Just 15 months after tapping its long-suffering investors for £50m, African budget airline Fastjet said on Tuesday that it needs to raise new funds to provide essential working capital and effect the necessary changes to its operations as the trading environment remains challenging.
Although the yield per passenger continues to improve from its low point in October 2015 passenger numbers remain lower than expected. Whilst domestic routes within Tanzania are showing signs of recovery, international services remain difficult.
Passenger numbers of 390,000 are forecast for the first half ending 30 June 2016 (2015: 363,726) but load factors have declined to 47% (2015: 70%) reflecting the increase in available capacity in the past 12 months.
As announced on 9 June 2016 Nico Bezuidenhout will be joining the Group on 1 August 2016. Although he has yet to join the Company, the Board and Nico have already identified a number of opportunities to stabilise the business and address many of the challenges we face. These include a fundamental review of our fleet, both the size and type of aircraft operated, the routes flown, the relocation of our Head Office to Africa and revenue generation initiatives.
Although the ongoing cost reduction programe and the recent reduction in routes and fleet size are yielding material benefits the Group continues to be cash flow negative. Accordingly, the Company needs to raise further finance to provide essential working capital and also to effect the necessary changes to its operations, reduce costs further and pursue revenue generating initiatives to grow the business. The Group has therefore commenced the initial phases of a fund raising exercise which it plans to complete during July 2016.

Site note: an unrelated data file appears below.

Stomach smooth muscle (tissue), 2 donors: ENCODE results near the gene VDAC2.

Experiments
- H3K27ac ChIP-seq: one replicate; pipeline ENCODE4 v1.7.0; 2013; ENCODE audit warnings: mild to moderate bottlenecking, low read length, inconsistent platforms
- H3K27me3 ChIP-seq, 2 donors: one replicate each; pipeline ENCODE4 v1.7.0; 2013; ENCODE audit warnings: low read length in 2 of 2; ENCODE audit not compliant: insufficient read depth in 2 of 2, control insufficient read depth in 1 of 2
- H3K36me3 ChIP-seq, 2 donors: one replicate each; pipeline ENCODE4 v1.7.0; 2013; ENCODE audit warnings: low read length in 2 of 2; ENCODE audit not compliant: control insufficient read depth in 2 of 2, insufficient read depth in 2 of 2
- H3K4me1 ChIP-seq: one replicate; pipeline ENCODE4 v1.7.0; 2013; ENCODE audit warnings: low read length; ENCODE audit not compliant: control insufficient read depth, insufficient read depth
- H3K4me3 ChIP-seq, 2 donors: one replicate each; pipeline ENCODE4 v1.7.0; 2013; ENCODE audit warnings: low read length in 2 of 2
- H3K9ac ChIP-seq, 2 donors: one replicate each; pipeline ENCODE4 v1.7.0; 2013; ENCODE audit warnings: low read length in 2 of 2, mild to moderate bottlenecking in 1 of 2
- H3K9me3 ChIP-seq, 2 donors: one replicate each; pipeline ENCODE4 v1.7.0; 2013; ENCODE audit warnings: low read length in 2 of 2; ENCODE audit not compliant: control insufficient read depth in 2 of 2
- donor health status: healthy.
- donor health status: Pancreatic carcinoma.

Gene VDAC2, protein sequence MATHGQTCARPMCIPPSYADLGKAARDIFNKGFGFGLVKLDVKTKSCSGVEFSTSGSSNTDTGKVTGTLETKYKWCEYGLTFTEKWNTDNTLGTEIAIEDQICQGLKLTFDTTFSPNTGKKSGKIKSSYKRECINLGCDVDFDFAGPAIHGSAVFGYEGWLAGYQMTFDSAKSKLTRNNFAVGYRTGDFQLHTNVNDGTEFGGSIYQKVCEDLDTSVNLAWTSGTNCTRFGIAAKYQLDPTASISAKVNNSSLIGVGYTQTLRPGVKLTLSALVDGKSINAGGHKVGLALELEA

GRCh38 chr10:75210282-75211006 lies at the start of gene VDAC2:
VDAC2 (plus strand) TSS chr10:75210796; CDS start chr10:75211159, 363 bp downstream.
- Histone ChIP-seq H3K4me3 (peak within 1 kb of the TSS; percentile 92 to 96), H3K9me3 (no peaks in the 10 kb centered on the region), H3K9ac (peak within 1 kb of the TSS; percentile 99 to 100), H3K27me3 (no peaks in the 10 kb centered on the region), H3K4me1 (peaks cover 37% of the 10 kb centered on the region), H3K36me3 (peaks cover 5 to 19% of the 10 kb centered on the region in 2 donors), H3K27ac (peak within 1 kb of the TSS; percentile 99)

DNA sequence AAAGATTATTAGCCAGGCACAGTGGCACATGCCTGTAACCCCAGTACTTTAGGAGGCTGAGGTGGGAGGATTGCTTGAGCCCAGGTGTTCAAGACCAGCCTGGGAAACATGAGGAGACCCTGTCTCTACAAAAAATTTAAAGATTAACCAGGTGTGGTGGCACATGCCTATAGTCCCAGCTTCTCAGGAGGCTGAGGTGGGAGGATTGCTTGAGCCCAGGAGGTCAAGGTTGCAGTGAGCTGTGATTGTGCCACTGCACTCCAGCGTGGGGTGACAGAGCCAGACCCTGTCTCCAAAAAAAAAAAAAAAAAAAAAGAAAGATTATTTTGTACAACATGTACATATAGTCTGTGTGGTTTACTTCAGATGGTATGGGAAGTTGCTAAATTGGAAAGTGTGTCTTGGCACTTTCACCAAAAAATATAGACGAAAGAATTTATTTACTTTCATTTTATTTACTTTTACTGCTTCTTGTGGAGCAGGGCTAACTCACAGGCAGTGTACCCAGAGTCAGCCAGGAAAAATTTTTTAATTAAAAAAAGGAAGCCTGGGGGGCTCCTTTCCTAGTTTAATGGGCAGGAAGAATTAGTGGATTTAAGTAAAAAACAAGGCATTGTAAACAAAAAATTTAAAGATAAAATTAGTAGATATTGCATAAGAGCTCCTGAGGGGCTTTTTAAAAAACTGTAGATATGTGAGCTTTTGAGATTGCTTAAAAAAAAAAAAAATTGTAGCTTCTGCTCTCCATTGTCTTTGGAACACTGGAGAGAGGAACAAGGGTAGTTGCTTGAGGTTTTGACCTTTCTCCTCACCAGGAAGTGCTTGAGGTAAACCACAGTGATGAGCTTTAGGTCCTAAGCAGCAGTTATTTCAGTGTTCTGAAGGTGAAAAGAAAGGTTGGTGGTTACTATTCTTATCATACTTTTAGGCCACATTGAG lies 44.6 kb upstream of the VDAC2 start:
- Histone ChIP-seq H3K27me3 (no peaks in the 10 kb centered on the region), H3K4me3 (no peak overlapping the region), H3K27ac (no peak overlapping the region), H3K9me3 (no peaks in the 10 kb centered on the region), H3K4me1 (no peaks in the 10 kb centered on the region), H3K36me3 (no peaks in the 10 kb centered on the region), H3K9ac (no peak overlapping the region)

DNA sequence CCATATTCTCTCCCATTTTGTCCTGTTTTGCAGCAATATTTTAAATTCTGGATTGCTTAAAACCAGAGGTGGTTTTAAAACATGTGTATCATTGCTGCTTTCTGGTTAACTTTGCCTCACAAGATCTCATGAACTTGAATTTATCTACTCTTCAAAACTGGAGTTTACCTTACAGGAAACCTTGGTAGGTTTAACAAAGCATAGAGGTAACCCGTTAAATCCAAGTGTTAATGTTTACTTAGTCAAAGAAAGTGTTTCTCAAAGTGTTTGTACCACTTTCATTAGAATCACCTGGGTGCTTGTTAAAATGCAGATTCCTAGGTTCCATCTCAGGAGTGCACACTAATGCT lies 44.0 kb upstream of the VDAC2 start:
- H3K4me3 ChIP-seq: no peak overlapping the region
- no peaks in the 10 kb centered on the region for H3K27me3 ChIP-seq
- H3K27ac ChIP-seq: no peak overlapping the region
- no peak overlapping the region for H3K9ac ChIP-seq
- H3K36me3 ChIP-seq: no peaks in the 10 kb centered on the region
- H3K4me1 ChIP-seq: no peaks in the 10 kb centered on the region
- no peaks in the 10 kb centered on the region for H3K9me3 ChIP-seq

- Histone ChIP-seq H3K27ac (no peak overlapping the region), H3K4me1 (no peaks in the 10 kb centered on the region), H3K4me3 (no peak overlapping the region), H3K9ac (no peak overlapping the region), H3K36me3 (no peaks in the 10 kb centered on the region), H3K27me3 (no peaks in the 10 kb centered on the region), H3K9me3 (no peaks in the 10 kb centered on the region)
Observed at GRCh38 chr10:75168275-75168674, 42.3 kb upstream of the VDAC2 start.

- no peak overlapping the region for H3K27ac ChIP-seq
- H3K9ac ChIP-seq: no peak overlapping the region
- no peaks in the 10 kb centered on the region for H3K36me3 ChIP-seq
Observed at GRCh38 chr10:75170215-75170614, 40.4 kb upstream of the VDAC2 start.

The Board believes that with a new CEO, who has a proven track record of successfully operating a low cost carrier in Africa, combined with a more pragmatic approach to operating the business, a much reduced cost base and management positioned in proximity to our markets and customers the Group has a viable and attractive future.
The company has been in dispute with easyJet founder Stelios Haji-Ioannou, who owns a 12.6%, and had expressed concerns it would run out of cash. Two of its executives left the business after Haji-Ioannou called for their dismissal.